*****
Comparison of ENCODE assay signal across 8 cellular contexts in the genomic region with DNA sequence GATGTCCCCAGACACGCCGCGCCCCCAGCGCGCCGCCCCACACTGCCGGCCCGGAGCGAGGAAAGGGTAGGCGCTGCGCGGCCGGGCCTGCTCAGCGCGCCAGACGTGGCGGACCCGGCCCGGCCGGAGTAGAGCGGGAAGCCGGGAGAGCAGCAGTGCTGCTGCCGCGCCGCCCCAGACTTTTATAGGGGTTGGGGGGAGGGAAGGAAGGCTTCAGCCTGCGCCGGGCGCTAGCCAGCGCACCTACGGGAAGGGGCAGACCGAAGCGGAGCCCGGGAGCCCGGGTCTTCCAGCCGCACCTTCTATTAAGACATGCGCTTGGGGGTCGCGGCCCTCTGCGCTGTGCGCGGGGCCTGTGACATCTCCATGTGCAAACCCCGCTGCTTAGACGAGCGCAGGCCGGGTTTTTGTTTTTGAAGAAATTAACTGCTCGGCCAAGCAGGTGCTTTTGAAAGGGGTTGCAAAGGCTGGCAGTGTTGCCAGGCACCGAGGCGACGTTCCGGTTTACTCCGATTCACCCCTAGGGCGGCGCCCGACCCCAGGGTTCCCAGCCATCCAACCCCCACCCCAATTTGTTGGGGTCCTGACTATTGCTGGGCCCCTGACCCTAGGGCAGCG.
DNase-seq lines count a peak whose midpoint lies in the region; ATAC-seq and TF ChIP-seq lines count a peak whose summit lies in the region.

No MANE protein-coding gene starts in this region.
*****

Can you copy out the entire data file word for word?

Comparison of ENCODE assay signal across 8 cellular contexts in the genomic region with DNA sequence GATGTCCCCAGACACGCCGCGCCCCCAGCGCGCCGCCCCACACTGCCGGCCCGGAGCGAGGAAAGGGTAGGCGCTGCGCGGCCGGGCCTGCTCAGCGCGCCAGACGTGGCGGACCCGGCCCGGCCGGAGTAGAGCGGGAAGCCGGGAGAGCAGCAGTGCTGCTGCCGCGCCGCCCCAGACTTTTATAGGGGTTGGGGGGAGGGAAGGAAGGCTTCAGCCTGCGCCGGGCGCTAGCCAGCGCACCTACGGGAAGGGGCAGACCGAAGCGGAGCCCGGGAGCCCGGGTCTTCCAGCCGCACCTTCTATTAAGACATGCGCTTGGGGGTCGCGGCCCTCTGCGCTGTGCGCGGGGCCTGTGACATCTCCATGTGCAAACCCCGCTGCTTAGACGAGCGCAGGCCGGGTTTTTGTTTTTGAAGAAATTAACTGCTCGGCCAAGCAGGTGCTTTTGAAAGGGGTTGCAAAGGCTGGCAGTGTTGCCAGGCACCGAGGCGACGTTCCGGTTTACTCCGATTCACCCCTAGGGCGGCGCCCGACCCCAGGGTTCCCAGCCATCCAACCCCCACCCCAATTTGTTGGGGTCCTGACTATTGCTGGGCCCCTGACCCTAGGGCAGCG.
DNase-seq lines count a peak whose midpoint lies in the region; ATAC-seq and TF ChIP-seq lines count a peak whose summit lies in the region.

No MANE protein-coding gene starts in this region.